Mr. Harold Marston was the instrument of Fate in giving Silas his first introduction to the world. Marston, who prided himself on being, besides a man of leisure, something of a sportsman, was shooting over the fields in the vicinity of the Jackson farm. During the week he spent in the region, needing the services of a likely boy, he came to know and like Silas. Upon leaving, he said, "It's a pity for a boy as bright as you are to be tied down in this God-forsaken place. How'd you like to go up to the Springs, Si, and work in a hotel?"

The very thought of going to such a place, and to such work, fired the boy's imagination, although the idea of it daunted him.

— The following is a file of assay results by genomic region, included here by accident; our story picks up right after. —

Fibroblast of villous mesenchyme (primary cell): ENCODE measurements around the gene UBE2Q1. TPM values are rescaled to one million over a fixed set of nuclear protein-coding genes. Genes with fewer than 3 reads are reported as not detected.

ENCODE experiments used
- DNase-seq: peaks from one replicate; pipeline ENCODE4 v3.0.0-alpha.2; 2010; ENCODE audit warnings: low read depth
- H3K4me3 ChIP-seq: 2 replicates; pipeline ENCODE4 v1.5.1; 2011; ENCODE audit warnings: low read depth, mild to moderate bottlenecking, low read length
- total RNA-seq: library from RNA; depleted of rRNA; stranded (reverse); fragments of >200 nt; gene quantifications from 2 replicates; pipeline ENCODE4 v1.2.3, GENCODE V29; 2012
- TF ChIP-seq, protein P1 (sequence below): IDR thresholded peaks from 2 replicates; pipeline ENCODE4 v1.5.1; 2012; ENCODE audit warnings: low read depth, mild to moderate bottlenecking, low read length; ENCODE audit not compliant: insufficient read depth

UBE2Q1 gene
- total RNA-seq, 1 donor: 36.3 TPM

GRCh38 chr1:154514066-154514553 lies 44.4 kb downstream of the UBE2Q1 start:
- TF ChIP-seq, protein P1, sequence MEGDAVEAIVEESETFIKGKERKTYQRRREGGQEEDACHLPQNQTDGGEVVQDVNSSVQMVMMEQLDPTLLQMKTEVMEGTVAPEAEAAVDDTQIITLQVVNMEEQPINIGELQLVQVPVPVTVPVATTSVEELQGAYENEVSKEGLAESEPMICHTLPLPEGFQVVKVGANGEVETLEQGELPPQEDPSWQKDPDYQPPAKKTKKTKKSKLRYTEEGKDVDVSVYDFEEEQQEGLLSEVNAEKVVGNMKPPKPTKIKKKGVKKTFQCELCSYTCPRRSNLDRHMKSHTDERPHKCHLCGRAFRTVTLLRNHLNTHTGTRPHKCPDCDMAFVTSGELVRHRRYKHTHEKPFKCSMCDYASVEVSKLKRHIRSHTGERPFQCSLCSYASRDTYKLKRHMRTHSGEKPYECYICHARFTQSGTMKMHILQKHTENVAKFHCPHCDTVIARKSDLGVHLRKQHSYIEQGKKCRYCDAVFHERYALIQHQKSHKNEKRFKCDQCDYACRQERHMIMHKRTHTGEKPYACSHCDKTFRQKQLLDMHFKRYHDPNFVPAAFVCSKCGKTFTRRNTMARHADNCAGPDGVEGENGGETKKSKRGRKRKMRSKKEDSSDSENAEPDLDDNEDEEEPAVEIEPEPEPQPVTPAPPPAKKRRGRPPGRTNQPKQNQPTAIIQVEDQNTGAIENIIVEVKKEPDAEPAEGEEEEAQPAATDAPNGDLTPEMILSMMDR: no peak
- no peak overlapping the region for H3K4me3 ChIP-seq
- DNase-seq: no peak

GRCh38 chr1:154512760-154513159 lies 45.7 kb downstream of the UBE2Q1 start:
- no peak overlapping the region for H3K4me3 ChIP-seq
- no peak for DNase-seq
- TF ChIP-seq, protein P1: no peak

"I'd like it powahful well, Mistah Ma'ston," he replied.

"Well, I'm going up there, and the proprietor of one of the best hotels, the Fountain House, is a very good friend of mine, and I'll get him to speak to his head waiter in your behalf. You want to get out of here, and see something of the world, and not stay cooped up with nothing livelier than rabbits, squirrels, and quail."

And so the work was done. The black boy's ambitions that had only needed an encouraging word had awakened into buoyant life. He looked his destiny squarely in the face, and saw that the great world outside beckoned to him. From that time his dreams were eagle-winged. The farm looked narrower to him, the cabin meaner, and the clods were harder to his feet. He learned to hate the plough that he had followed before in dumb content, and there was no longer joy in the woods he knew and loved. Once, out of pure joy of living, he had gone singing about his work; but now, when he sang, it was because his heart was longing for the city of his dreams, and hope inspired the song.